# Exploring the Visible Spectrum in Python The electromagnetic spectrum covers a vast range of wavelengths and frequencies, only a tiny fraction of which is visible to the human eye. Wavelengths and frequencies are inversely proportional and the relationship between the two can easily be plotted. In this post I will write code in Python to do just that, using the actual colours each wavelength/frequency combination represents.

Wavelengths of electromagnetic radiation range from 1 picometre (one trillionth of a metre) to 100,000 km (about a quarter of the way to the moon). Each wavelength has a corresponding frequency, and it is best to think of wavelengths and frequencies as two ways to measure the same thing.

The visible part of the electromagnetic spectrum has wavelengths from approximately* 380nm (nanometres, or billionths of a metre) to 780nm. The corresponding frequencies go from 789THz (terahertz, 1 trillion Hertz) to 384Thz. As I mentioned above wavelengths and frequencies are inversely proportional so as wavelengths increase frequencies decrease.

* There is no fixed definition of visible light; 380nm seems widely accepted as the starting point of the violet end of the spectrum but estimates of the finishing point of the red end range from just 700nm to the 780nm I will be using.

The following graphic should make the wavelength/frequency relationship clear. The violet wave has a short wavelength, ie the distance between two points at the same height. This means we can cram 4 waves into this small graph: low wavelength = high frequency.

The red wave has a wavelength twice as long as the violet wave so we can only get two of them into the same space: high wavelength = low frequency.

Calculating frequency from wavelength is simple, we just divide the speed of light by the wavelength. We need to be careful with units though: with loads of nanos, teras etc. floating around we can easily get errors of many orders of magnitude. I'll deal with this when we get to the code.

A particular wavelength/frequency also has an associated energy. I won't plot those here but will calculate them for display in a table. It is a tiny constant called Planck's constant multiplied by the frequency, the result being in Joules.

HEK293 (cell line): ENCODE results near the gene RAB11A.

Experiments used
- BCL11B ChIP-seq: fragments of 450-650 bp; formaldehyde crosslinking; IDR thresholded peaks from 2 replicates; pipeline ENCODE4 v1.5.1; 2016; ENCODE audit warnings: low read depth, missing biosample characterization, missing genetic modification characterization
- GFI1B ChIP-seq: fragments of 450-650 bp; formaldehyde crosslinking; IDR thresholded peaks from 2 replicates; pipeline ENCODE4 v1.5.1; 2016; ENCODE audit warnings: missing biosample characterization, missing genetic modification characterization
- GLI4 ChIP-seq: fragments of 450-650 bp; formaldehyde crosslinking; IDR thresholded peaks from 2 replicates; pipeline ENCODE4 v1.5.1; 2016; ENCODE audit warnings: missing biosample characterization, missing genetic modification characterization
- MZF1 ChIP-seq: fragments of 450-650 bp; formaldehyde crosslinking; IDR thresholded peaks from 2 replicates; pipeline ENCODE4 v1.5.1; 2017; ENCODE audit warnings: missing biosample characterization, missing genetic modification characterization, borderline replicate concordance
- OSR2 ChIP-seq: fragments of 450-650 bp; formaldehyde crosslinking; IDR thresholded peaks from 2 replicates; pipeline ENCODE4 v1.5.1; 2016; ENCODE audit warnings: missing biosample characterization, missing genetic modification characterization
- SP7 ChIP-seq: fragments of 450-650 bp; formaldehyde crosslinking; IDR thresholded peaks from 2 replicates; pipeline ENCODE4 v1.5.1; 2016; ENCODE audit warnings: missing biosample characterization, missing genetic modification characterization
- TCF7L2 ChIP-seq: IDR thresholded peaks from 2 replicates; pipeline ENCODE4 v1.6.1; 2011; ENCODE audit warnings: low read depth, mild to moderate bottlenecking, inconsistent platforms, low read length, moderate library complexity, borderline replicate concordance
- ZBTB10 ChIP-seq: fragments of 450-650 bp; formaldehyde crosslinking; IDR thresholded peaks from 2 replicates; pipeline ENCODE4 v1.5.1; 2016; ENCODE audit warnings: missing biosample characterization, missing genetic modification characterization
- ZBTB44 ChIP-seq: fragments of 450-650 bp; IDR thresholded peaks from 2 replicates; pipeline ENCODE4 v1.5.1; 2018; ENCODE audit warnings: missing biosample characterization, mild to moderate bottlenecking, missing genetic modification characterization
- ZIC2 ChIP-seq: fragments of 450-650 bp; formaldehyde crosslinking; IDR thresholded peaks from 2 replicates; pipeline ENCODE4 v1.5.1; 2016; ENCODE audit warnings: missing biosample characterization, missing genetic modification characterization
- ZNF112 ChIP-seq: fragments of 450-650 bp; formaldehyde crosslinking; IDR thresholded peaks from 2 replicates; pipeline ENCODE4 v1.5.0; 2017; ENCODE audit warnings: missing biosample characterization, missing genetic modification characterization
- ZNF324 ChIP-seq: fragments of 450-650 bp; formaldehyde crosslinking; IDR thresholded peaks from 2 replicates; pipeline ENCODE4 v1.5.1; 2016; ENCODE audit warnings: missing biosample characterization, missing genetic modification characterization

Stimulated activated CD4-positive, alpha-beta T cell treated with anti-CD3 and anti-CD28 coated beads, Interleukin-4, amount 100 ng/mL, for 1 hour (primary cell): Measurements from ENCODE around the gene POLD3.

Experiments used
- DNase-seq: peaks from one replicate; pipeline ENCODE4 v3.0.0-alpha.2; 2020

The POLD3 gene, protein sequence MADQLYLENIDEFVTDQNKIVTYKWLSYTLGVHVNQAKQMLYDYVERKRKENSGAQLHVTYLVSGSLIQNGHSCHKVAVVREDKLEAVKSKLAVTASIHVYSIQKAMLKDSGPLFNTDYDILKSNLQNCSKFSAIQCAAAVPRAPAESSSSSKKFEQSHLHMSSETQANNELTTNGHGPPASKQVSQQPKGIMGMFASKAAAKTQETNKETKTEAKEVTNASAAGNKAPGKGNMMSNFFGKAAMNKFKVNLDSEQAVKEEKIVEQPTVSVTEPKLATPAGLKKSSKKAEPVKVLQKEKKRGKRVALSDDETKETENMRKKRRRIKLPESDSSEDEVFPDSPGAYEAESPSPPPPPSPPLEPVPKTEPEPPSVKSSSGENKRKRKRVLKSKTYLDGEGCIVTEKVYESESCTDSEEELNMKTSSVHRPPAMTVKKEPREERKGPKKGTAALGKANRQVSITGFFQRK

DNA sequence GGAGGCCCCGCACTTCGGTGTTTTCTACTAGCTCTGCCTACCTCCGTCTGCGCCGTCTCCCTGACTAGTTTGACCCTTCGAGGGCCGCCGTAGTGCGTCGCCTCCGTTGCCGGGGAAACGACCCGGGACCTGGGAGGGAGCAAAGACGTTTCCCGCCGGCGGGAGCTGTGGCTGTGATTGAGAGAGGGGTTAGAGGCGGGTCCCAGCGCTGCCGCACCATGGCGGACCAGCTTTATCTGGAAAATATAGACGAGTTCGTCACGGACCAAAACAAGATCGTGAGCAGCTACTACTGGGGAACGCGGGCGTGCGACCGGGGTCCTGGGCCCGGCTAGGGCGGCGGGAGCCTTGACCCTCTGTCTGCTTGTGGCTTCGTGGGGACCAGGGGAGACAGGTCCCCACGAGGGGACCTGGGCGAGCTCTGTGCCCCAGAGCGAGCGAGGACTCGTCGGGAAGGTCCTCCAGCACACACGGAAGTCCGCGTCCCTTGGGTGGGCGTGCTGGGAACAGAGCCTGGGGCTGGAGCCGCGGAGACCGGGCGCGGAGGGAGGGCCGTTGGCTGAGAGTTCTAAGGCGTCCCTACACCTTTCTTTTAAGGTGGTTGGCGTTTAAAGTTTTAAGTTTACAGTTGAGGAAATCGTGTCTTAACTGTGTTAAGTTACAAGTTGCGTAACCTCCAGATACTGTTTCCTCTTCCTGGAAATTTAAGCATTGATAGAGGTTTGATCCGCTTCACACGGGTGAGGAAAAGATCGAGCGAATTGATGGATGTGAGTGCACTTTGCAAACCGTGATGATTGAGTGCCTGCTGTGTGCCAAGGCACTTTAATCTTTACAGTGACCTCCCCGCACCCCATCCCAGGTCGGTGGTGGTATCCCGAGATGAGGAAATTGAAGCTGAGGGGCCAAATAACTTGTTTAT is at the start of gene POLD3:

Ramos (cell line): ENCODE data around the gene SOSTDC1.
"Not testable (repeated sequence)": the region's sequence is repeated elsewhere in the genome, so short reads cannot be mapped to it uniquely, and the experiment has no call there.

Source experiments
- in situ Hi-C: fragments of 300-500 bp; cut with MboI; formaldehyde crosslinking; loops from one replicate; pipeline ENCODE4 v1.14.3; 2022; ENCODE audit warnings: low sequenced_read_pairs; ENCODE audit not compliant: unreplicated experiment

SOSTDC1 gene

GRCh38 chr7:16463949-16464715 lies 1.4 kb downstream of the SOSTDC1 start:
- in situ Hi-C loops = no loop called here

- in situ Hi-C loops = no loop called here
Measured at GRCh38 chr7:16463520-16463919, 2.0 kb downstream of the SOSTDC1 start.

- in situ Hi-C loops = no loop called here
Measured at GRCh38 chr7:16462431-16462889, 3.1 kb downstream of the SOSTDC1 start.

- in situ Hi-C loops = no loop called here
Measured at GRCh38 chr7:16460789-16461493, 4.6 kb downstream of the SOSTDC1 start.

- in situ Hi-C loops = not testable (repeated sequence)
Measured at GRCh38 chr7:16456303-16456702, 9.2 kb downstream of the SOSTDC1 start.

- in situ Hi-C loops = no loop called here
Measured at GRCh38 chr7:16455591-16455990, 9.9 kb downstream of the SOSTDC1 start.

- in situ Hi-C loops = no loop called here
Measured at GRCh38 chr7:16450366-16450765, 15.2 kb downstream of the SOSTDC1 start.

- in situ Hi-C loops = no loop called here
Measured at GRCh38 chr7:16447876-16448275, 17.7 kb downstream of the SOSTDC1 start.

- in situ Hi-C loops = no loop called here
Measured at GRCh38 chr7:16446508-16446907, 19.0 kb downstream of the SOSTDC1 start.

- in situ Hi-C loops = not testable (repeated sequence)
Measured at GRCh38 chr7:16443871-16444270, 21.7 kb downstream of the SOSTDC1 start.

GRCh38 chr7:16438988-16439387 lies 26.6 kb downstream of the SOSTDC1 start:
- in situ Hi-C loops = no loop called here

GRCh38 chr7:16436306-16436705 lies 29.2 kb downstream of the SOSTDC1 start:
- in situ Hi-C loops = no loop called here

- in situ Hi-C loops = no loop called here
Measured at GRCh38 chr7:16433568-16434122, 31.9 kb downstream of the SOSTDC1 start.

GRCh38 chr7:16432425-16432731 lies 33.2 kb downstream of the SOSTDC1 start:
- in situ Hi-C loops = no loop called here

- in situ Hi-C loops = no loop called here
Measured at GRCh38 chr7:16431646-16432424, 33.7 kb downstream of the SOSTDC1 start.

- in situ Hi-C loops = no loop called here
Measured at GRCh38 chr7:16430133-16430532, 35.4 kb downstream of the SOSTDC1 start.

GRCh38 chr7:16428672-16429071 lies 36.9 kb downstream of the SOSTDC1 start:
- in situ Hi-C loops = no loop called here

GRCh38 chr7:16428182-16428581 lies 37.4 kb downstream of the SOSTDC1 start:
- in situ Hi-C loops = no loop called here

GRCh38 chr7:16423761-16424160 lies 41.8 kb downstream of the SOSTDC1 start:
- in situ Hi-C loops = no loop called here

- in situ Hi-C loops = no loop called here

The project consists of the following two files which you can download as a zip, or you can clone/download the Github repository if you prefer. You will also need the Pillow imaging library, documentation for which is here https://pillow.readthedocs.io/en/stable/.

• visiblespectrum.py
• visiblespectrum_demo.py

The first file, visiblespectrum.py, contains a set of functions to generate a data structure containing data on the integer wavelengths of visible light, and to generate plots of this data.

visiblespectrum.py

from PIL import Image, ImageDraw, ImageFont

def generate_data():

"""
Creates a list of dictionaries
containing data on the visible
portion of the electromagnetic
spectrum.
"""

data = []

c = 3 * 10**8  # speed of light in m/s
h = 6.62607015 * 10**-34  # Planck's constant in Js

for nm in range(380, 781):

item = {}

item["nm"] = nm
item["Hz"] = (c / (nm * 10**-9))
item["THz"] = int(item["Hz"] * 10**-12)
item["rgb"] = _wavelength_to_rgb(nm)
item["J"] = h * item["Hz"]
item["E"] = item["J"] * 10**19

data.append(item)

return data

def print_data(data):

"""
Prints the data structure returned by
generate_data in a table format.
"""

width = 37
pow_minus19 = chr(8315) + chr(185) + chr(8313)

print("-" * width)
print(f"|{chr(955)}(nm)|f(THz)|E(J)      |R  |G  |B  |")
print("-" * width)

for item in data:

print(f"|{item['nm']:>5.0f}|", end="")
print(f"{item['THz']:>6.0f}|", end="")
print(f"{item['E']:>4.2f}x10{pow_minus19}|", end="")
print(f"{item['rgb']:>3.0f}|", end="")
print(f"{item['rgb']:>3.0f}|", end="")
print(f"{item['rgb']:>3.0f}|")

print("-" * width)

def plot_wavelength_frequency(data, filename):

"""
Plots the data structure from generate_data
with wavelength on the x-axis and frequency
on the y-axis using an approximation